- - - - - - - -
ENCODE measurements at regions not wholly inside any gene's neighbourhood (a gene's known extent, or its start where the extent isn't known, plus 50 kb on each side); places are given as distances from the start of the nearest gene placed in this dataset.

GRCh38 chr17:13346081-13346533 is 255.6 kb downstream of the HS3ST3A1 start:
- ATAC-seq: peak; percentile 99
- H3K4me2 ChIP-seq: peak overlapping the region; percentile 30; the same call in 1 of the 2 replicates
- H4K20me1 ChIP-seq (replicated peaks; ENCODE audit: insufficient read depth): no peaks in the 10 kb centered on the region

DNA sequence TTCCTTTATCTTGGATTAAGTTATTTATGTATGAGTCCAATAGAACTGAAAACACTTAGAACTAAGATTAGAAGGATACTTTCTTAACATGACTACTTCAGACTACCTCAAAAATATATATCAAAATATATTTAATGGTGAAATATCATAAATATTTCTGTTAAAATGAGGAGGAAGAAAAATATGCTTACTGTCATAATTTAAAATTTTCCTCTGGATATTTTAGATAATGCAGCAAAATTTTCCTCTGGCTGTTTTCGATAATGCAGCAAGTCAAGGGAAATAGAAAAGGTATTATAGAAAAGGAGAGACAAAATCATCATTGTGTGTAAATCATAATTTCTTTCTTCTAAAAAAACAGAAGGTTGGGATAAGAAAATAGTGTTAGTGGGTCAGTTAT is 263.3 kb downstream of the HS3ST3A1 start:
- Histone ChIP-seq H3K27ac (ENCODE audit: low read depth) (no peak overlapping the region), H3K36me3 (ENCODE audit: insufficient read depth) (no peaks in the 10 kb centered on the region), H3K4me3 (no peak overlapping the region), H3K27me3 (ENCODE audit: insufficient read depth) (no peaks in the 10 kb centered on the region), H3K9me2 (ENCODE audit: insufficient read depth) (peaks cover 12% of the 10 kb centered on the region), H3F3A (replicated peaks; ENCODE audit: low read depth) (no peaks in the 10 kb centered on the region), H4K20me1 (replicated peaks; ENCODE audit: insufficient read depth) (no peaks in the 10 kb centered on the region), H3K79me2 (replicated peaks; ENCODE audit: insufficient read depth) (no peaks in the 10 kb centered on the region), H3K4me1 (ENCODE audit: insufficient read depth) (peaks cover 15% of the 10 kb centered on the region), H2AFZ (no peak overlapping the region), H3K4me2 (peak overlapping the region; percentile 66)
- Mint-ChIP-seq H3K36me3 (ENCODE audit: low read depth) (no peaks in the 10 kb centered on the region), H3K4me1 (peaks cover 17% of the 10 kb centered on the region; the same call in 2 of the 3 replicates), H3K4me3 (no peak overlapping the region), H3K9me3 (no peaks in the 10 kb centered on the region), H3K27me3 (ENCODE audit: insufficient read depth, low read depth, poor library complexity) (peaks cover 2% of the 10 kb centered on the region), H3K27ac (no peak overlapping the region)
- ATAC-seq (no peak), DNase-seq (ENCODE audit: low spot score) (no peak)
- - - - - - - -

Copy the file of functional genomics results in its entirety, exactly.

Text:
ENCODE measurements at regions not wholly inside any gene's neighbourhood (a gene's known extent, or its start where the extent isn't known, plus 50 kb on each side); places are given as distances from the start of the nearest gene placed in this dataset.

GRCh38 chr17:13346081-13346533 is 255.6 kb downstream of the HS3ST3A1 start:
- ATAC-seq: peak; percentile 99
- H3K4me2 ChIP-seq: peak overlapping the region; percentile 30; the same call in 1 of the 2 replicates
- H4K20me1 ChIP-seq (replicated peaks; ENCODE audit: insufficient read depth): no peaks in the 10 kb centered on the region

DNA sequence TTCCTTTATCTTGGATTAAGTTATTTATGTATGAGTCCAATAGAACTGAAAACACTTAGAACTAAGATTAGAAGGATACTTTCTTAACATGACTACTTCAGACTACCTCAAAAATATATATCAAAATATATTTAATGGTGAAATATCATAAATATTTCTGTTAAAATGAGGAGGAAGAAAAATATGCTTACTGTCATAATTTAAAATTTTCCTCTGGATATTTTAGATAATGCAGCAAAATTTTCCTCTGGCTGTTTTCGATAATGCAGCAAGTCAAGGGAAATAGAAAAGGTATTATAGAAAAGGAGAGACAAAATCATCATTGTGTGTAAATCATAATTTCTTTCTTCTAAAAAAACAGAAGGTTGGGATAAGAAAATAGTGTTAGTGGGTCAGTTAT is 263.3 kb downstream of the HS3ST3A1 start:
- Histone ChIP-seq H3K27ac (ENCODE audit: low read depth) (no peak overlapping the region), H3K36me3 (ENCODE audit: insufficient read depth) (no peaks in the 10 kb centered on the region), H3K4me3 (no peak overlapping the region), H3K27me3 (ENCODE audit: insufficient read depth) (no peaks in the 10 kb centered on the region), H3K9me2 (ENCODE audit: insufficient read depth) (peaks cover 12% of the 10 kb centered on the region), H3F3A (replicated peaks; ENCODE audit: low read depth) (no peaks in the 10 kb centered on the region), H4K20me1 (replicated peaks; ENCODE audit: insufficient read depth) (no peaks in the 10 kb centered on the region), H3K79me2 (replicated peaks; ENCODE audit: insufficient read depth) (no peaks in the 10 kb centered on the region), H3K4me1 (ENCODE audit: insufficient read depth) (peaks cover 15% of the 10 kb centered on the region), H2AFZ (no peak overlapping the region), H3K4me2 (peak overlapping the region; percentile 66)
- Mint-ChIP-seq H3K36me3 (ENCODE audit: low read depth) (no peaks in the 10 kb centered on the region), H3K4me1 (peaks cover 17% of the 10 kb centered on the region; the same call in 2 of the 3 replicates), H3K4me3 (no peak overlapping the region), H3K9me3 (no peaks in the 10 kb centered on the region), H3K27me3 (ENCODE audit: insufficient read depth, low read depth, poor library complexity) (peaks cover 2% of the 10 kb centered on the region), H3K27ac (no peak overlapping the region)
- ATAC-seq (no peak), DNase-seq (ENCODE audit: low spot score) (no peak)